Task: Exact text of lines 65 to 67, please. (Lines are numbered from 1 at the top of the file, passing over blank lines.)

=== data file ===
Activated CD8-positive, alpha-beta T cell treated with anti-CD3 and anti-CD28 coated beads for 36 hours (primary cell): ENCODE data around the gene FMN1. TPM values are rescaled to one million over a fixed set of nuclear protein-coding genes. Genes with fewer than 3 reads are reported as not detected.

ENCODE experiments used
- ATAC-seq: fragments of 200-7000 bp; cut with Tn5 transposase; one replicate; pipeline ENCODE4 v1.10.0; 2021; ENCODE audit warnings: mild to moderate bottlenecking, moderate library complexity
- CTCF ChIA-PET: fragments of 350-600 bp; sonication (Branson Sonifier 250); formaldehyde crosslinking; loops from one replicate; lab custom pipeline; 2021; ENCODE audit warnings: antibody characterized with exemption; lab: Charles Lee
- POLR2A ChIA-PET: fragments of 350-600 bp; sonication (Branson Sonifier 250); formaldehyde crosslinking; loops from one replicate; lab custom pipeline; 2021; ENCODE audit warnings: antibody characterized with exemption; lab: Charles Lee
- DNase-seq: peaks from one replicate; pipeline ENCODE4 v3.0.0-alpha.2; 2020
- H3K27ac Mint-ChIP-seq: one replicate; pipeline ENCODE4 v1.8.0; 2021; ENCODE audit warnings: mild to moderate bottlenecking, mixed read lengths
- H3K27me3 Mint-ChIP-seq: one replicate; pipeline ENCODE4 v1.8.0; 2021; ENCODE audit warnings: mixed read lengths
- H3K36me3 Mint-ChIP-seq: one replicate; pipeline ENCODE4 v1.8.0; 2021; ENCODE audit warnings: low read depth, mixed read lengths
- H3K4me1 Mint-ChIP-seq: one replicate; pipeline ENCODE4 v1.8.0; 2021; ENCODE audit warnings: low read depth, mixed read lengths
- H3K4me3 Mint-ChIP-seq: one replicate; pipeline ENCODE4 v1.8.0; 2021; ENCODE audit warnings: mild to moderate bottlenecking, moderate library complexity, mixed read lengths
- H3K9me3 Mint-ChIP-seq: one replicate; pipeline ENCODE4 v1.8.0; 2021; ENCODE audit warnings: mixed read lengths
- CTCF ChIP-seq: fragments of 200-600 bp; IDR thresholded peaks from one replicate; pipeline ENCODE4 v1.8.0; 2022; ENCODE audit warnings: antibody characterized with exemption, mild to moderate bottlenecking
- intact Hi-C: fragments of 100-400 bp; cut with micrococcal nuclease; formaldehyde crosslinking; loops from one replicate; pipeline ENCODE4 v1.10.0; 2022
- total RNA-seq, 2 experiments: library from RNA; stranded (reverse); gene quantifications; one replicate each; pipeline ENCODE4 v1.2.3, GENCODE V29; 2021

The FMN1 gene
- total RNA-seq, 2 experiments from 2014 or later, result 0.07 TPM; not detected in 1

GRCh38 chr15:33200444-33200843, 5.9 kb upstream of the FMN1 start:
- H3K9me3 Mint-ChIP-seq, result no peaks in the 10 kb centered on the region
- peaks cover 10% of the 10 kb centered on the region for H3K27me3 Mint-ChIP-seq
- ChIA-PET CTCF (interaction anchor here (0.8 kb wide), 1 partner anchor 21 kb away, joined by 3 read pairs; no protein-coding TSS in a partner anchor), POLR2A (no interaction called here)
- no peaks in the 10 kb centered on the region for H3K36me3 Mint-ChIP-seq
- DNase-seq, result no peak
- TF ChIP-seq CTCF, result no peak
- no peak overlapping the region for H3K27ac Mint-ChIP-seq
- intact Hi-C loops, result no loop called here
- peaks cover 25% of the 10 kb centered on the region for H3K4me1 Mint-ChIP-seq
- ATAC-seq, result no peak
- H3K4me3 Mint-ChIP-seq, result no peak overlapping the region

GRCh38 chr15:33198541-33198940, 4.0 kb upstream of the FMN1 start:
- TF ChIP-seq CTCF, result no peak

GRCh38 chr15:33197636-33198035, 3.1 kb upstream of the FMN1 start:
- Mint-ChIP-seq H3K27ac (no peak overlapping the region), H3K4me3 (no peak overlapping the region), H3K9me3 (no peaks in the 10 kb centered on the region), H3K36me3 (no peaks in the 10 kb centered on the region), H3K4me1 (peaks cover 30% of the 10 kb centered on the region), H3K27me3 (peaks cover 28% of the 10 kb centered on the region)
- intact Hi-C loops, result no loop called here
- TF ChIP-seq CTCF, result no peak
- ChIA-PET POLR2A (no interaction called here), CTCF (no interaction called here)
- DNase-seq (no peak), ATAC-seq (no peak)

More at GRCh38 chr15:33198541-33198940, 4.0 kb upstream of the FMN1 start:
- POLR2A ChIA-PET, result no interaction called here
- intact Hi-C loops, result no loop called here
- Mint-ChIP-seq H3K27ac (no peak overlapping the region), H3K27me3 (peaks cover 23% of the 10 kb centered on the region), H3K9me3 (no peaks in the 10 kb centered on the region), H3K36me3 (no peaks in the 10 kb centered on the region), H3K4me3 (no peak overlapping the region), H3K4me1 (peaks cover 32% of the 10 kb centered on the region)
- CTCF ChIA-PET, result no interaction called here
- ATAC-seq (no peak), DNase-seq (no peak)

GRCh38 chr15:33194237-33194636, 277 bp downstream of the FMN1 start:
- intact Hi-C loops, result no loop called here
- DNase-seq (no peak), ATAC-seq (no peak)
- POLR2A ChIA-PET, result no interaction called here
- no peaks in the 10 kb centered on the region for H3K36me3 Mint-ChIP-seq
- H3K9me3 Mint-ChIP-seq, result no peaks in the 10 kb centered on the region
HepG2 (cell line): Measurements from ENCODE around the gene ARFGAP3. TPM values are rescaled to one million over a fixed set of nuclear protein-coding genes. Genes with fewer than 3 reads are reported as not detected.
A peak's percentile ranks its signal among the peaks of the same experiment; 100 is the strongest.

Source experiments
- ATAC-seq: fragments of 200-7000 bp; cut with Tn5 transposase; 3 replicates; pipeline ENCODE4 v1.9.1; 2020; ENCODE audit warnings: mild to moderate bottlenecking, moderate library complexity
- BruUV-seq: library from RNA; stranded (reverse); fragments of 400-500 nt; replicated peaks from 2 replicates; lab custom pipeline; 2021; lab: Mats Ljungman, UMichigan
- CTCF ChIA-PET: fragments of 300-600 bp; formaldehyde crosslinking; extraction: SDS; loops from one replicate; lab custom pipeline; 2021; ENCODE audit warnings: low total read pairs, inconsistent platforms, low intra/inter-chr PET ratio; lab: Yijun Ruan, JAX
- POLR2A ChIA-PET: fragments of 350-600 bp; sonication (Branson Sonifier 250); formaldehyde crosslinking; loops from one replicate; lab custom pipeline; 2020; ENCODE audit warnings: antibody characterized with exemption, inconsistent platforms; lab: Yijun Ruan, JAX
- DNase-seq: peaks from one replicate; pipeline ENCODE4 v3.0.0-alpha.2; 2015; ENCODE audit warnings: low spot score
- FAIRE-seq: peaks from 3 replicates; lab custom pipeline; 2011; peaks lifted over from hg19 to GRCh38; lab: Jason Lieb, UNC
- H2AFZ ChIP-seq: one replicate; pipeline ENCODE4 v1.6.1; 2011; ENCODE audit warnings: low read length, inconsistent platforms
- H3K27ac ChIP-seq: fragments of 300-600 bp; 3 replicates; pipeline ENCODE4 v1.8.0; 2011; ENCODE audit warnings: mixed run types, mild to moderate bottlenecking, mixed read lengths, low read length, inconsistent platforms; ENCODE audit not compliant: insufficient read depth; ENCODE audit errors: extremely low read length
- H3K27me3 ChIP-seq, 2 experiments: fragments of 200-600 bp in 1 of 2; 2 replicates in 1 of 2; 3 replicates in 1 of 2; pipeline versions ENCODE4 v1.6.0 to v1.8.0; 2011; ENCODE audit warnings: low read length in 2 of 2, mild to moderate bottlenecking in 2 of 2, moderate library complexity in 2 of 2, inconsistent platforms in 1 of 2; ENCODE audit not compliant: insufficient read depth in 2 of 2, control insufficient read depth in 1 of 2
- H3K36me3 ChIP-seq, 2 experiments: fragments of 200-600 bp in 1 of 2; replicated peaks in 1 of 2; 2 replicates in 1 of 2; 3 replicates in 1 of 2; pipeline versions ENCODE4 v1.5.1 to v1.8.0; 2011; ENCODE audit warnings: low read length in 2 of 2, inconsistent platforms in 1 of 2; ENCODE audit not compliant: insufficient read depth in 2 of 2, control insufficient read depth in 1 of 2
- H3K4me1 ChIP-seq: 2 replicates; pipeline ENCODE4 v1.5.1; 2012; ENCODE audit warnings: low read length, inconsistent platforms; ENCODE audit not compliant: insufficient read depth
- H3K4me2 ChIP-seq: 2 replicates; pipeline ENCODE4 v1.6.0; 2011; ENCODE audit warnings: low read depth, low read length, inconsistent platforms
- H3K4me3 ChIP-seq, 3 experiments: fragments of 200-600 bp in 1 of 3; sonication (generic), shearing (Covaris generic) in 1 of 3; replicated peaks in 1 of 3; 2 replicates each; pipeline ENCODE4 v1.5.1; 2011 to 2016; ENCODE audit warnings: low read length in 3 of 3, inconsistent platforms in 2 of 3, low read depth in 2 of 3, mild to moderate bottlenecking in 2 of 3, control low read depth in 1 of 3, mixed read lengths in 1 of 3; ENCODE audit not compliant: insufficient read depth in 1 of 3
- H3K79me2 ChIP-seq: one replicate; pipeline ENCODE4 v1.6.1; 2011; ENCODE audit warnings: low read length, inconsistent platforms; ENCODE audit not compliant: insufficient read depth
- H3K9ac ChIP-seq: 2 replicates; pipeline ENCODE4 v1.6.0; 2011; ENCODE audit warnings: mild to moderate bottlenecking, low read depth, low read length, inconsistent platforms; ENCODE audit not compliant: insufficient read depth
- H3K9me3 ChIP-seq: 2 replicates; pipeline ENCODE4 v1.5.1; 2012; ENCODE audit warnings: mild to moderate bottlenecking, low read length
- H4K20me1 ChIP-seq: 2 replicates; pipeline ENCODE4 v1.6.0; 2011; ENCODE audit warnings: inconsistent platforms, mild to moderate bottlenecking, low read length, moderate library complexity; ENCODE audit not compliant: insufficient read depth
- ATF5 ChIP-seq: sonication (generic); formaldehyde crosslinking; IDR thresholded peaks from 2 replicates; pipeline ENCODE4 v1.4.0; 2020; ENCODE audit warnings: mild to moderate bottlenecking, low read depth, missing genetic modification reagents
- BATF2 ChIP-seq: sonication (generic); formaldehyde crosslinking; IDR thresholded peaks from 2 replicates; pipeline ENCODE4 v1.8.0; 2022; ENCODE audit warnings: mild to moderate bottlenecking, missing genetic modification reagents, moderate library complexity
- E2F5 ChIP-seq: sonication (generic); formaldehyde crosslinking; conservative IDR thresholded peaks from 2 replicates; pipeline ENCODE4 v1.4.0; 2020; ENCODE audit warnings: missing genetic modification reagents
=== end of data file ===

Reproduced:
- H3K4me3 ChIP-seq, 3 experiments: fragments of 200-600 bp in 1 of 3; sonication (generic), shearing (Covaris generic) in 1 of 3; replicated peaks in 1 of 3; 2 replicates each; pipeline ENCODE4 v1.5.1; 2011 to 2016; ENCODE audit warnings: low read length in 3 of 3, inconsistent platforms in 2 of 3, low read depth in 2 of 3, mild to moderate bottlenecking in 2 of 3, control low read depth in 1 of 3, mixed read lengths in 1 of 3; ENCODE audit not compliant: insufficient read depth in 1 of 3
- H3K79me2 ChIP-seq: one replicate; pipeline ENCODE4 v1.6.1; 2011; ENCODE audit warnings: low read length, inconsistent platforms; ENCODE audit not compliant: insufficient read depth
- H3K9ac ChIP-seq: 2 replicates; pipeline ENCODE4 v1.6.0; 2011; ENCODE audit warnings: mild to moderate bottlenecking, low read depth, low read length, inconsistent platforms; ENCODE audit not compliant: insufficient read depth